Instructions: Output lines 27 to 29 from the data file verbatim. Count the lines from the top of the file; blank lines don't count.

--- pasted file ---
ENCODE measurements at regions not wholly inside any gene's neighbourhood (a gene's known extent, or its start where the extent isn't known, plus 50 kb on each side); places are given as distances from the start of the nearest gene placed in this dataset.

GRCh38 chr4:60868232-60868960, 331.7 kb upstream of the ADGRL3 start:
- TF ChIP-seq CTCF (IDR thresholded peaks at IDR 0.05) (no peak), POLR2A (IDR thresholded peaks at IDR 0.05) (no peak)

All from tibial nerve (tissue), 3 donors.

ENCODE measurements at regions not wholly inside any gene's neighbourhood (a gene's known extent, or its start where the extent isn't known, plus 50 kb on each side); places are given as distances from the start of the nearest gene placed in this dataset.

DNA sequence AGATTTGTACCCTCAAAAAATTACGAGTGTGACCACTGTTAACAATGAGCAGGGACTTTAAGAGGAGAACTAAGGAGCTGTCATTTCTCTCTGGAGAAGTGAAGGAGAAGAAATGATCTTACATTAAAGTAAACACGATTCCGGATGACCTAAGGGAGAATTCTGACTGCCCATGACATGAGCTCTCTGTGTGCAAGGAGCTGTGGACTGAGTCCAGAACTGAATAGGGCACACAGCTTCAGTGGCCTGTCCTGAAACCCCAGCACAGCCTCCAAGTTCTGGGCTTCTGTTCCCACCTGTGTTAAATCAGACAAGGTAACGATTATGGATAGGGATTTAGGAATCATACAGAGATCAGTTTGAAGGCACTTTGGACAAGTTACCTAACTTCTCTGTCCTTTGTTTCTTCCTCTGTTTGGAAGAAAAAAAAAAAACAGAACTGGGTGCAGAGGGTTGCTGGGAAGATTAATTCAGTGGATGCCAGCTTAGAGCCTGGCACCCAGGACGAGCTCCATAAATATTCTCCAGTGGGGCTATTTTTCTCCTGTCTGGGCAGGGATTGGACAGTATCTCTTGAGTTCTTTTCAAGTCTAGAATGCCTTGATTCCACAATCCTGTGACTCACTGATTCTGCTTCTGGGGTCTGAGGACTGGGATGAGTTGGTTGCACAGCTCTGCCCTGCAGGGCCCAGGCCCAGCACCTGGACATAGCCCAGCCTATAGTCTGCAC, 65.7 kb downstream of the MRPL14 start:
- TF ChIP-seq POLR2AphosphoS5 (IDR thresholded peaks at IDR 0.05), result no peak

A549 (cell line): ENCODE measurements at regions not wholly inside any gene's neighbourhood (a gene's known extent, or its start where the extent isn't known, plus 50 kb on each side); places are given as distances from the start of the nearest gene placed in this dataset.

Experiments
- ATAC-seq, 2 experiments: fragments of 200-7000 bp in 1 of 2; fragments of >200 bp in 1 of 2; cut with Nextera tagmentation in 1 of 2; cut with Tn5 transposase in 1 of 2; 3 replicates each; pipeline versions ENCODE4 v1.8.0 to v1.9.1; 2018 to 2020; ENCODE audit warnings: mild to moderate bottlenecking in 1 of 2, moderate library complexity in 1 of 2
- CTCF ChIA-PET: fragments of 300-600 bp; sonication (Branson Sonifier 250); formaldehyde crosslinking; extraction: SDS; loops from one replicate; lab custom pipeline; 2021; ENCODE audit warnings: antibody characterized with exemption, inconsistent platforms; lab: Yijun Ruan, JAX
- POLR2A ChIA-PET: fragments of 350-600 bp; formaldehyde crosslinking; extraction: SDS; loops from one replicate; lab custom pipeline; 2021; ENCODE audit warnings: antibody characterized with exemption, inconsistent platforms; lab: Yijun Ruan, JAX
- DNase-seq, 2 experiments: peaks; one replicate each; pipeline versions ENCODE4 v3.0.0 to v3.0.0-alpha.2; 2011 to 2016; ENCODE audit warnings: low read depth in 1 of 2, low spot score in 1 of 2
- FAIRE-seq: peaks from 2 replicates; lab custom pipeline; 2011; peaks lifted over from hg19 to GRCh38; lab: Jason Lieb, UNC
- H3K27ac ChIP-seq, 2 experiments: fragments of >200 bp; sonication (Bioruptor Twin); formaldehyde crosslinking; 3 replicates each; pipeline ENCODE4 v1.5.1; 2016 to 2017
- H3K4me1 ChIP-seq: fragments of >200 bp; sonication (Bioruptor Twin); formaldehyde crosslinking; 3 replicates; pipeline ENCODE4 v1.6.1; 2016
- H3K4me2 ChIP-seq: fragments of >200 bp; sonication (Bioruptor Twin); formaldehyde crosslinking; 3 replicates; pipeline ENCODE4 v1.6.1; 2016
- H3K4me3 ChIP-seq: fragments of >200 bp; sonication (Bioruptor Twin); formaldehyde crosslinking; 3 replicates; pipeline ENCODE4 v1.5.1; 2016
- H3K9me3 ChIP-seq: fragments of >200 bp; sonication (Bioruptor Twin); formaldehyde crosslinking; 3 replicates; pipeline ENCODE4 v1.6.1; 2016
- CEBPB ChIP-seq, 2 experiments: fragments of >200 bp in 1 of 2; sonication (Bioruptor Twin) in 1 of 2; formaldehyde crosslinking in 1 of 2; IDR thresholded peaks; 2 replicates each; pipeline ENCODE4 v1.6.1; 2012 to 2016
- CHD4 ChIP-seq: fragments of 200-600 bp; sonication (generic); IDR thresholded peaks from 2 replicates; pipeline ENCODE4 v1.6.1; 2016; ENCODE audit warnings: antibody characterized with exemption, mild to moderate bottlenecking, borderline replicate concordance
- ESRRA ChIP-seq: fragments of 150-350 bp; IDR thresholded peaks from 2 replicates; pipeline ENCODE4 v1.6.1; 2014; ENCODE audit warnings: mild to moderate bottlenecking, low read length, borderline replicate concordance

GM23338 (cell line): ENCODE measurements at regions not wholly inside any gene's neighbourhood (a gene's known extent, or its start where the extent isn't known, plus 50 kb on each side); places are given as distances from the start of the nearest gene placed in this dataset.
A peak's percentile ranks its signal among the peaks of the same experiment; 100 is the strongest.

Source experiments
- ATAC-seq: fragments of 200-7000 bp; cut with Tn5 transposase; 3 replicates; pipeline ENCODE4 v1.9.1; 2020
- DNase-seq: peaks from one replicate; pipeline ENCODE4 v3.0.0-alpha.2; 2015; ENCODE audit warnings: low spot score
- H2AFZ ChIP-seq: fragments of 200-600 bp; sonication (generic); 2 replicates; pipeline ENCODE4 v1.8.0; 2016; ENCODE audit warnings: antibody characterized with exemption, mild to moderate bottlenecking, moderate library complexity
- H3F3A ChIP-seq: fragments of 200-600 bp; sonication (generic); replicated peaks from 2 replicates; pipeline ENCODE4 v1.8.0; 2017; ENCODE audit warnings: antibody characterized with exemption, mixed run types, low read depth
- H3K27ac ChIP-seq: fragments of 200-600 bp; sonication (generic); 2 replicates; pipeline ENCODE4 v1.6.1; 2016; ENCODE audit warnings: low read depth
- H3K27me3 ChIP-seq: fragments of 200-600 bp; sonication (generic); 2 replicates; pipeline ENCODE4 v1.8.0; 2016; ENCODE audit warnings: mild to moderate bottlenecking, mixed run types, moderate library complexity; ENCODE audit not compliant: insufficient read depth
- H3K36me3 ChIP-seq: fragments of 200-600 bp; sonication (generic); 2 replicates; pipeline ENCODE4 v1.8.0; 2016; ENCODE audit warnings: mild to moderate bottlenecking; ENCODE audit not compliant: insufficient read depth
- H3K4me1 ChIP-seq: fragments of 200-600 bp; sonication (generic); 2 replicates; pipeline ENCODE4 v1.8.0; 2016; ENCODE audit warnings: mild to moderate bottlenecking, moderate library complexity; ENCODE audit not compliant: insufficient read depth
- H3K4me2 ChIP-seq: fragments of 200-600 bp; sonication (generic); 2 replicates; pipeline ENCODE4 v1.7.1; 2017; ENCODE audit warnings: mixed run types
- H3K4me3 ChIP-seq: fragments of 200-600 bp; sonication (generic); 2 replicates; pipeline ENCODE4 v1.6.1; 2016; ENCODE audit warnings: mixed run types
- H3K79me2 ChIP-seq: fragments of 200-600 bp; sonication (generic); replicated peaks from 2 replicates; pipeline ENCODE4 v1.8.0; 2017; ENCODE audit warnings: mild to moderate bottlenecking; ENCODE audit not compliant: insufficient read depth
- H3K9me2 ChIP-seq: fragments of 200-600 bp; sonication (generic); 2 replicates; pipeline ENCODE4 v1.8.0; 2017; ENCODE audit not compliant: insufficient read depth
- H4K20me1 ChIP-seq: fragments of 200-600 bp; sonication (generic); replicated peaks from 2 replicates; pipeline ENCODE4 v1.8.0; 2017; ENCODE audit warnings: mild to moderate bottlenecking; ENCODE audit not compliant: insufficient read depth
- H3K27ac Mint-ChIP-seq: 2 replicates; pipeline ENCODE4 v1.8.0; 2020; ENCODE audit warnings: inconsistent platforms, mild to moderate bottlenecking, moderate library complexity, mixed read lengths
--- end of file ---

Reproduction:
- DNase-seq: peaks from one replicate; pipeline ENCODE4 v3.0.0-alpha.2; 2015; ENCODE audit warnings: low spot score
- H2AFZ ChIP-seq: fragments of 200-600 bp; sonication (generic); 2 replicates; pipeline ENCODE4 v1.8.0; 2016; ENCODE audit warnings: antibody characterized with exemption, mild to moderate bottlenecking, moderate library complexity
- H3F3A ChIP-seq: fragments of 200-600 bp; sonication (generic); replicated peaks from 2 replicates; pipeline ENCODE4 v1.8.0; 2017; ENCODE audit warnings: antibody characterized with exemption, mixed run types, low read depth